Once you beat the four or five stages in a level you get to confront Scorpion Supreme, who is the boss at the end of each level. He has different attacks in each encounter but I think having different boss enemies would have gone a long way. Like any good Saturday morning, villain Scorpion Supreme is nice enough to bring all your captured allies to the fight – they are all hanging in cages in the background. After you beat him you are able to free one of them. From that point on you can select that character from the character select screen before each level, and by the time you reach the fifth level, your whole team will be available.

The health system works similarly to the one found in Sonic. When you kill an enemy they drop a pink droplet of blood that bounces once or twice on the ground before you are able to pick it up. When you pick it up it adds to your blood meter at the top left of the screen; you have to pick them up quickly though because they disappear pretty fast, effectively making it so there’s only a small window in which you can retrieve it. I think they should have extended this time a little longer. There are also blood droplets hidden in breakable boxes and in some stages there’ll be a few out in the open (luckily these ones don’t disappear). When you get hit you lose all your blood, and your meter resets to zero. In a similar vein to Sonic, when you get hit a few droplets will fall to the floor giving you a chance to pick them back up if you’re quick enough. If you have no blood and take another hit, then you explode into a puff of bats – annoying as it was each time I died I thought this animation was pretty cool.

Most of the playable characters have a special move that will trigger when your blood meter becomes full. I thought it was kind of odd that Count Bloodvayne’s special blood ability is turning into a wolf/werewolf hybrid creature granting you temporary invincibility and increasing your speed a bit (I think). I thought vampires and werewolves were notorious rivals? Because of the game’s difficulty, made worse by lackluster controls, hitboxes, and a poorly implemented camera, you probably won’t get to use the special moves much outside of the first level. Part of me thinks they made the game difficult and frustrating to make up for the fact that the game is severely lacking in content; the five levels will take you a little over an hour to complete the first time around, and the achievement list also seemingly tries to pad the playtime by daring you to beat the game ridiculously fast, as well as without dying. Saturday morning cartoons are supposed to be fun, but all of that makes Sunday morning church sound more appealing.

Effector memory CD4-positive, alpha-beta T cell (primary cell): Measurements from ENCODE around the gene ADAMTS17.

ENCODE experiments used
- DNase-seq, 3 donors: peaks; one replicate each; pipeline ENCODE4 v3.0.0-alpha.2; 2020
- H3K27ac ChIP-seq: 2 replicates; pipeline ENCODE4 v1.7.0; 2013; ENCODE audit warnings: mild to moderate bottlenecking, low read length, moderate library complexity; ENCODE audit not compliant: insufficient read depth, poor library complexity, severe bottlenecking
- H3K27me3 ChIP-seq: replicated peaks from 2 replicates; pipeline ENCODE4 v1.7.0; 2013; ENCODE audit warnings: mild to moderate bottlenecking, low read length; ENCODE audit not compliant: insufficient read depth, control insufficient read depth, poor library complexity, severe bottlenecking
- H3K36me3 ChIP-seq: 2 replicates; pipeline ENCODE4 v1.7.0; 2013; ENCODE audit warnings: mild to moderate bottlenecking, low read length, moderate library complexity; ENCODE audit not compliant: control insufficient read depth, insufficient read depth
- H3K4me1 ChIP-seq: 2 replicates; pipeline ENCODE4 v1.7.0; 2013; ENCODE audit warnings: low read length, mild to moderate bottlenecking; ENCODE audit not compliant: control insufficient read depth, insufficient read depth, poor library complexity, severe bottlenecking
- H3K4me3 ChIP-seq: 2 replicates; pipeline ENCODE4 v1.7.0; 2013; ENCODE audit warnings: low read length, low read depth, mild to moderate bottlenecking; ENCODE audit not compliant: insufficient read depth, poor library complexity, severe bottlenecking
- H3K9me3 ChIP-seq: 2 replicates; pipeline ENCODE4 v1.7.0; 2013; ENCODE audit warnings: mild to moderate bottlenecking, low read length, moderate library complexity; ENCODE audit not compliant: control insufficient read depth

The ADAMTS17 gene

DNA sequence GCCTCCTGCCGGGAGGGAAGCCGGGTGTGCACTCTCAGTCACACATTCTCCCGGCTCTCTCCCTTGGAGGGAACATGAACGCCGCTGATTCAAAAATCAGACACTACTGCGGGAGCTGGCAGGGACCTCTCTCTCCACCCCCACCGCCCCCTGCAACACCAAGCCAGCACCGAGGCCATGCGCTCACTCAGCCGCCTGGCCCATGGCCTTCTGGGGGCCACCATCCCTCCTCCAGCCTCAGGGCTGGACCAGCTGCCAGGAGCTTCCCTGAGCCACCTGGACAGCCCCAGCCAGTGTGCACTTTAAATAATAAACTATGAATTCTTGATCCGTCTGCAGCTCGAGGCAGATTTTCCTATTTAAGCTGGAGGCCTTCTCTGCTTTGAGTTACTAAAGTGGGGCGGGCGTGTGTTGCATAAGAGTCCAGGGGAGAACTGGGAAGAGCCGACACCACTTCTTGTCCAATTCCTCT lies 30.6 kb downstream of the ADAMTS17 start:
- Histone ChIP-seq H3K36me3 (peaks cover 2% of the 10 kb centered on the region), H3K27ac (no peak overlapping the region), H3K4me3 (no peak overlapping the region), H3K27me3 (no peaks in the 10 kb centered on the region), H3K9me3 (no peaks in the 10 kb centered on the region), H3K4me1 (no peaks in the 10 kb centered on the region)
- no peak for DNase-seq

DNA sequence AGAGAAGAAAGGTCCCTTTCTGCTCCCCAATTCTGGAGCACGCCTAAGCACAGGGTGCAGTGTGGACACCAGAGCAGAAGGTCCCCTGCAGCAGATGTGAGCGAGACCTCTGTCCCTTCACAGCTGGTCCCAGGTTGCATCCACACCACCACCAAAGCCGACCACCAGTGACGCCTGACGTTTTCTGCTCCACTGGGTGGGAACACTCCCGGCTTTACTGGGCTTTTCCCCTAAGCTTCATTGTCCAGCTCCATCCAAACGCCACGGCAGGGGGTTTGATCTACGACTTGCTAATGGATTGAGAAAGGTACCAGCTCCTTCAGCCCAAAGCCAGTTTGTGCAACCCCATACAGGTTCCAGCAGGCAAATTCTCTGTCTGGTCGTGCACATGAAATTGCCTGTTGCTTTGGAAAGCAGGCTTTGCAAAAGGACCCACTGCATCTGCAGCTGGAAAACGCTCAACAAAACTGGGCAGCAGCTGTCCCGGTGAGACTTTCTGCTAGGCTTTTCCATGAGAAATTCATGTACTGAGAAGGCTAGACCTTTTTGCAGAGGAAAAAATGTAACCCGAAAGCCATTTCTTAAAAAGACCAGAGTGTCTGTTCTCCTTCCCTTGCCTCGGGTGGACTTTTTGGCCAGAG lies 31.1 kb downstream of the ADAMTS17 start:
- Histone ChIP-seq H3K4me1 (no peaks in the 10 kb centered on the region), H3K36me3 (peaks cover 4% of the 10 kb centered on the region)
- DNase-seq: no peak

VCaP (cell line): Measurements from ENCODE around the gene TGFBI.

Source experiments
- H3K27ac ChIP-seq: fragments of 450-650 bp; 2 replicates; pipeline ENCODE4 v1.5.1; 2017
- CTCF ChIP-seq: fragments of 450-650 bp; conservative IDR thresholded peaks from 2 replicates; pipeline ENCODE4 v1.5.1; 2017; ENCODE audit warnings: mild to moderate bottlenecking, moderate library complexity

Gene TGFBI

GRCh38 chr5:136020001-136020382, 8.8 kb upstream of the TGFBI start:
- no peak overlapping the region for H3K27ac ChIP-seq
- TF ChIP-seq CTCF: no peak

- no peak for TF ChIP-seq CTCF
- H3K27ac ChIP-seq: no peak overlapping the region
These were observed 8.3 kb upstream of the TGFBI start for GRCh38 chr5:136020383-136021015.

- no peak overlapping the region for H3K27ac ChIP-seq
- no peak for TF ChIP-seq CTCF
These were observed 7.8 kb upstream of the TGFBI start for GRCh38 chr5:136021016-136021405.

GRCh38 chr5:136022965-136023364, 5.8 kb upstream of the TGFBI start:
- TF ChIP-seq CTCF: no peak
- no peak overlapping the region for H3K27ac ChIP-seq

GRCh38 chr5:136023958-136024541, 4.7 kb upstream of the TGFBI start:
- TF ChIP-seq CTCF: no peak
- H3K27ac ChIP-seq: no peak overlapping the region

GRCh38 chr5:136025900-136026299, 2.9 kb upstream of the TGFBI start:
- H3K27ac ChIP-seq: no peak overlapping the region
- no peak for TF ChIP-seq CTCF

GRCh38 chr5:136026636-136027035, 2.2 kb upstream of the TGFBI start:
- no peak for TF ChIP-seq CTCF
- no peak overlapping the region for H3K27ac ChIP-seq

My favorite part of BATS: Bloodsucker Anti-Terror Squad is the pixel art. It looks like a game that could have been released on the Sega Genesis but with a modern spin, thanks to its bright neon colors and funny scenes. At one point you are disguised as a STING soldier and you walk through their locker room. I also liked the sunbathing soldier you would occasionally see on top of the buildings. The posters, signs, and other details in the levels really helped to make the visuals stand out. The sound design also felt like it was straight out of the 16-bit era. The game had some decent tunes, but nothing that truly stood out. 


BATS: Bloodsucker Anti-Terror Squad reminded me a little of Katana Zero, another fast-paced 2D action platformer, taking place inside various buildings where you have to quickly dispatch the enemies with melee attacks. You also have a less effective dodge move, and there’s no time-slowing experimental drug to be found anywhere. Instead of being a sharpened, polished katana, this is more like a rusty spork. Despite a lot of frustrating aspects, I had an alright time playing through it the first time – mostly due to the eye-catching pixel art and funny premise; however, I would probably feel differently if I had paid for this out of my own pocket. I think there are much better ways to spend $10, but if you’re truly interested in this I’d say wait for it to go on sale.

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This game was reviewed based on Xbox One review code, using an Xbox One console. All of the opinions and insights here are subject to that version. Game provided by publisher.
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  • Pixel art is well done, with a lot of humourous details and animations
  • Feels very much like a game released 30 years ago, if that's your thing
  • Content-wise the game is lacking, only 5 levels
  • Play time is padded by difficulty, and unfulfilling extra modes
  • Game is intended to be played at a fast pace, but camera view makes that tough
  • Health system could be more forgiving
Gameplay - 4
Graphics - 8
Audio - 6.5
Longevity - 3
Written by
I started my gaming odyssey playing 8-bit console and arcade games. My first Xbox was the 360 and I immediately fell in love with achievement hunting and the overall ecosystem. That love was cemented with my purchase of an Xbox One. I play a bit of everything, but I usually end up playing fast paced games that remind me of my days spent in dark, smoky arcades spending quarter after quarter, telling myself "one more try!". Gamertag: Morbid237.